UK study shows efficacy of Covid shot; average age for deaths is 82 – With insights from The Wall Street Journal

A study conducted in the UK has provided evidence on the efficacy of vaccines. Analysing more than 50,000 Covid deaths in England, the data shows a glaring difference between those who were vaccinated and those who were not. Conducted between January 2nd and July 2nd, the analysis recorded 640 deaths among fully inoculated individuals. As The Wall Street Journal reports, the average age of people in the “breakthrough” deaths was 84 – which is two years older than the average for Covid-19 deaths. “The findings add to a considerable body of evidence world-wide that suggests vaccines are highly effective at preventing severe illness and death from Covid-19,” writes reporter Jason Douglas.

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Covid-19 Study in England Shows Few Deaths Among Vaccinated People

Survey finds 640 coronavirus deaths in the first half of 2021 among people who had received two shots and more than 50,000 among those who hadn’t

LONDON—An analysis of more than 50,000 Covid-19 deaths in England this year offers reassuring evidence on the effectiveness of vaccines, showing that mortality rates among people fully inoculated against coronavirus were a fraction of those without a shot.

The analysis is notable because it includes estimates of the mortality rate between vaccinated and unvaccinated groups that account for differences in age. It also provides considerable detail about the overall health of breakthrough-case victims who succumbed to Covid-19 after receiving two doses of vaccine.

The study, by the U.K.’s Office for National Statistics, recorded 640 deaths among fully vaccinated individuals between Jan. 2 and July 2, or 1.2% of 51,281 Covid-19 deaths overall. Of those 640, some were of people infected before their second dose or before the protection from a second dose had kicked in, the ONS said. The agency identified 256 as breakthrough deaths, in which the person died after testing positive for the virus at least 14 days after their second dose, or 0.5% of all Covid-19 deaths.

The average age of the people in those breakthrough deaths was 84, the ONS said, two years older than the average for all Covid-19 deaths. More than 60% were male and more than three-quarters were classified as clinically extremely vulnerable, a category that includes people suffering from a variety of chronic illnesses that heighten their risk of death from Covid-19. Thirteen percent of all breakthrough deaths were of people living with a compromised immune system through illness or age or as a result of medical treatment.

Deaths involving Covid-19 accounted for 0.9% of all deaths for those who had received two doses of vaccine during the six-month period, the ONS said. By contrast, the disease was responsible for 37% of all deaths recorded among those who weren’t vaccinated.

The findings add to a considerable body of evidence world-wide that suggests vaccines are highly effective at preventing severe illness and death from Covid-19. An analysis of data from nine states by the Centers for Disease Control and Prevention published Friday found vaccines reduce the risk of hospitalization with Covid-19 by 81% to 89%. An analysis from Germany published Thursday showed vaccines reduced the risk of hospitalization in those 60 years and older by 94% and the risk of death by 91%. The U.K.’s Public Health England estimates vaccination has prevented more than 100,000 deaths in England.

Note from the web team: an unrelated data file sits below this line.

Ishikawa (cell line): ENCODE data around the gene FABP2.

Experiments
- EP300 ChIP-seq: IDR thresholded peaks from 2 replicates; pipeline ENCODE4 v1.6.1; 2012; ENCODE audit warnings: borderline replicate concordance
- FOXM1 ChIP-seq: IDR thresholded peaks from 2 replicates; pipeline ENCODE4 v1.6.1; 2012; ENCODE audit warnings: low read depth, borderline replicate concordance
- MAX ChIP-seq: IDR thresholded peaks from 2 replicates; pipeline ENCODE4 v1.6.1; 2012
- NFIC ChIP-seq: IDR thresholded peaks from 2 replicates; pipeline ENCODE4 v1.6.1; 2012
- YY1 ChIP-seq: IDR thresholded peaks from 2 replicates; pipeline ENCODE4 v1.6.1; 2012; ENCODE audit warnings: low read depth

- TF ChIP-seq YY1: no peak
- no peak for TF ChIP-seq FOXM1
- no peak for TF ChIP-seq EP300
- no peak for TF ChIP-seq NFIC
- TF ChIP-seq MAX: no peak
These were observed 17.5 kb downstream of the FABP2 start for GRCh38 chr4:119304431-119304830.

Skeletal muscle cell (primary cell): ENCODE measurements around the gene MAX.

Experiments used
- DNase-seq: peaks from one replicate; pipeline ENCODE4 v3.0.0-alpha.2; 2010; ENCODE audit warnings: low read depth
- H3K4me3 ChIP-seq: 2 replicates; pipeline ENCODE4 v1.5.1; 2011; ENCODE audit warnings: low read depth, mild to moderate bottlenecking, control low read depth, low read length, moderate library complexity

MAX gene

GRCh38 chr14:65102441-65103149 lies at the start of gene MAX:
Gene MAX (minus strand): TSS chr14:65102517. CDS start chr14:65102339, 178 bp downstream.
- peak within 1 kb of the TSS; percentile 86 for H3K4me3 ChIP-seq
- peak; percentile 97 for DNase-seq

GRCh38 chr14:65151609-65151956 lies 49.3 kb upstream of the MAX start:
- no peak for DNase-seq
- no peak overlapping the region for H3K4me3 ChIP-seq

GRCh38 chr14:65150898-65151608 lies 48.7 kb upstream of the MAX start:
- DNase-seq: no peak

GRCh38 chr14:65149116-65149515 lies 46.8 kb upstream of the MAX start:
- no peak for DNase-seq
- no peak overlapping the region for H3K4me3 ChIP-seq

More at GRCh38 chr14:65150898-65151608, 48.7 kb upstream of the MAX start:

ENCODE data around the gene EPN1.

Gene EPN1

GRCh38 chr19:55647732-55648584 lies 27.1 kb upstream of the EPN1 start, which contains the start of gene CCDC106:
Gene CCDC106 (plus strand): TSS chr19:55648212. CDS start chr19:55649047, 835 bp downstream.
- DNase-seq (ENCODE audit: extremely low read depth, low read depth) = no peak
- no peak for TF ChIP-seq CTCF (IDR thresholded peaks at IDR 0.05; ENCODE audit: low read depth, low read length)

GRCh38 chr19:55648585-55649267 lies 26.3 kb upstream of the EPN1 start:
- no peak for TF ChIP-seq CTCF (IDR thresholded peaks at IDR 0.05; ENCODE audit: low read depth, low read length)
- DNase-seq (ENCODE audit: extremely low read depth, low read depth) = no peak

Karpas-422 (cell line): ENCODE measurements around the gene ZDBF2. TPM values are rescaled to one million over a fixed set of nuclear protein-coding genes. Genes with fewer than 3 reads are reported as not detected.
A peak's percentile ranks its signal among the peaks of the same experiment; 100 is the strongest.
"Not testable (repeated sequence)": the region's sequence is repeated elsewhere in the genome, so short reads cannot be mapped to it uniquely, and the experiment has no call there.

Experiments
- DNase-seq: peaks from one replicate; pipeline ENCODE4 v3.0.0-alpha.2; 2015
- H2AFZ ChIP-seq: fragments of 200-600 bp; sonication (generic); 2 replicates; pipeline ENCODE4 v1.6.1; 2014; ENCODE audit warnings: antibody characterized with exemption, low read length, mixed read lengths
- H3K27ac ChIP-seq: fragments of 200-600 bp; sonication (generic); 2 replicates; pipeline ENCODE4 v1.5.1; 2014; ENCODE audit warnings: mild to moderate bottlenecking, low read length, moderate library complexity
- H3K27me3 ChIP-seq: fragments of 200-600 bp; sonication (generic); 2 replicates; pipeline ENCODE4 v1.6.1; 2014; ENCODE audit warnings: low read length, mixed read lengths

The ONS analysis found that after adjusting for age, the mortality rate from Covid-19 among fully vaccinated individuals in the week ended July 2 was 0.2 per 100,000 people, an eighth of the rate among the unvaccinated. Age-standardized mortality rates allow statisticians to exclude the possibility that differences in age between vaccinated and unvaccinated people explain discrepancies in death rates between the two groups.

In the U.S., federal data shows working-age adults account for a growing share of Covid-19 deaths because they are less likely to be vaccinated than older people. But overall Covid-19 deaths are lower than in previous waves of infection because older people, who are at much greater risk from Covid-19, are mostly protected by vaccination.

Though the study doesn’t specifically examine differences in death rates for cases of the Delta variant and earlier versions of the virus, it does cover the period when Delta rose to dominance in the U.K. Delta accounted for more than 90% of cases sent for genetic analysis by early June. The ONS data shows no significant difference in death rates for vaccinated individuals before and after that date.

Write to Jason Douglas at [email protected]

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Appeared in the September 14, 2021, print edition as ‘Shots Save Lives, More Data Show.’

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